I think it's hard to prepare to be in the top 10%. If you work hard, that alone will get you to the top half of the class. If you add some natural ability, you can get yourself to the top 25 or 30%. To get to the top 10%, you have to be lucky. To be in the top 10%, you either have to do very well in the majority of your class, i.e. get As, or you need to beat the median in virtually every class. So you either need to have a lot of stellar test days, or you need to have all good test days.
A law school exam is based on confidence, so you need to know what will rattle your confidence. More than one law student was convinced they were going to work themselves to the top of the class, only to pick up a practice exam too early in the semester, wasn't able to answer basically anything on it, and then freaked themselves out for the rest of the semester.
Understand that you'll have good and bad days when studying and try to work with that rhythm, not fight against it. You want to treat law school like a job in the sense that you prepare yourself to work 8-9 hours every day, but that doesn't mean you can't check out early, or stay late. I worked until midnight some nights and other days I didn't work at all, unless I had to get something read for class the next day. You have to have the right attitude though, you can't get discouraged when it's a bad day and you're just doing the minimum.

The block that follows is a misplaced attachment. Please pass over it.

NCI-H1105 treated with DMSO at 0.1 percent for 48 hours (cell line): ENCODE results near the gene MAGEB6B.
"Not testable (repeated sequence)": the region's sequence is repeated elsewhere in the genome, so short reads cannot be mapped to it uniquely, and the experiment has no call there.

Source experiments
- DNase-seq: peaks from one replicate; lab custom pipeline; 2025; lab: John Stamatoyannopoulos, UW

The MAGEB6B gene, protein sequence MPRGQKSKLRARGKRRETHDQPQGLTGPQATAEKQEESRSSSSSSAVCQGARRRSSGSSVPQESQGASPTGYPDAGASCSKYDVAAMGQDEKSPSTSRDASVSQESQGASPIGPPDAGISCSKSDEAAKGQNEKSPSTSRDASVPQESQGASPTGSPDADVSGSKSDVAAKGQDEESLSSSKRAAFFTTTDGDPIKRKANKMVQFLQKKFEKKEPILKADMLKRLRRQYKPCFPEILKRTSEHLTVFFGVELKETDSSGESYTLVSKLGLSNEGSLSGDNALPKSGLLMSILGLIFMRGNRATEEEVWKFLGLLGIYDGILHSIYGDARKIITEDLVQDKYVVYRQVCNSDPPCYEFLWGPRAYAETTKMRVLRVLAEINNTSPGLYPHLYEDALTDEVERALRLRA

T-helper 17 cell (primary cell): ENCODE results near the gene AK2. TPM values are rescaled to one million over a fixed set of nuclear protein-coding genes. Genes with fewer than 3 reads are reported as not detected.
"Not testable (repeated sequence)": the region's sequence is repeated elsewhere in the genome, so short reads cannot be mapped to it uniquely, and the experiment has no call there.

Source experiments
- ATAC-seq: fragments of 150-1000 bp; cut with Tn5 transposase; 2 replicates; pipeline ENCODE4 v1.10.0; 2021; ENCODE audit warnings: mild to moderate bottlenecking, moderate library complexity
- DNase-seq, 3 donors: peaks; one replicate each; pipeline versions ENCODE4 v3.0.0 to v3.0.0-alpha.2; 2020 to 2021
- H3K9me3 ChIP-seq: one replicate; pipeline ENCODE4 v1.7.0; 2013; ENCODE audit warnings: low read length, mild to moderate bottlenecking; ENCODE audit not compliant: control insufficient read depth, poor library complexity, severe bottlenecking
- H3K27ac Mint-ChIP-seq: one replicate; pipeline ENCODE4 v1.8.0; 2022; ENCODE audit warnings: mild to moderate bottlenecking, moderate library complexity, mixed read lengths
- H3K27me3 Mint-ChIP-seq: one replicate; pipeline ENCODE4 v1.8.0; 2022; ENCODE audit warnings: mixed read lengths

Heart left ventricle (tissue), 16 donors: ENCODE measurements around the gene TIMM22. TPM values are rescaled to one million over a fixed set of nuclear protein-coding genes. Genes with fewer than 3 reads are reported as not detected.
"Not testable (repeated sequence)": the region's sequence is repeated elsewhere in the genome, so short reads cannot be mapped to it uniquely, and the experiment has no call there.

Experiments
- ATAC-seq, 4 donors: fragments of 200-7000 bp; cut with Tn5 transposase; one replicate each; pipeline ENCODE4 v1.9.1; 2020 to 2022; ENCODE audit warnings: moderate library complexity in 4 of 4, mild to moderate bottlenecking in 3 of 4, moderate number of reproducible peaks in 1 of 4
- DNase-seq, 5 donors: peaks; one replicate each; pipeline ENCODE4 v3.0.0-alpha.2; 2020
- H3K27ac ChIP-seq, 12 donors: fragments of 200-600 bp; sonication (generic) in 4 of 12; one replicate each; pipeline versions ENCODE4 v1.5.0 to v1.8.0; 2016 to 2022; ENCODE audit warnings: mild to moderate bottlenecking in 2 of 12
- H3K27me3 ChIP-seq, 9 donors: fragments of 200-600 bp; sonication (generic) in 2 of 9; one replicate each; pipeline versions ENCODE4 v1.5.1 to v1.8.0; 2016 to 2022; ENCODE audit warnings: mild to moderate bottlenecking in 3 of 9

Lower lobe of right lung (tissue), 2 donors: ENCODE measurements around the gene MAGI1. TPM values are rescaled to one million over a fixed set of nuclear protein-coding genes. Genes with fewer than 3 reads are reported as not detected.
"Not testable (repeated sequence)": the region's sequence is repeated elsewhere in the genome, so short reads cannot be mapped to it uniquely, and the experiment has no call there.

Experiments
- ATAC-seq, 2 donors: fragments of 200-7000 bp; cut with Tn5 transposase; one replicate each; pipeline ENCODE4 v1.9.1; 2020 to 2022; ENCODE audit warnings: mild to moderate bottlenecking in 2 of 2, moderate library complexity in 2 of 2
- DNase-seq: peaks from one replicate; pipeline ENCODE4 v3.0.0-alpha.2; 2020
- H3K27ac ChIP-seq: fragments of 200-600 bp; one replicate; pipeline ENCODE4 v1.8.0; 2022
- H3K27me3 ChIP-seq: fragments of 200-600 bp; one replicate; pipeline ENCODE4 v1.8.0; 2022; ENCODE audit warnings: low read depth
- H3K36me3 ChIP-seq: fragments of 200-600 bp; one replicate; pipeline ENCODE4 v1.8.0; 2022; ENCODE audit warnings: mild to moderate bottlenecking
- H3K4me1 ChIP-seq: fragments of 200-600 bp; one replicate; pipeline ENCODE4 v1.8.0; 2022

Try to frontload the work. It's easier to pull back a little bit than to catch up. If you get behind early, fall break (if you have one) is really the only time to catch up.
Just try to arrive at each test relaxed, confident, and prepared. Law school isn't a crapshoot in the sense that if you work hard, you'll succeed, but to get the type of grades you want, you have to be incredibly lucky.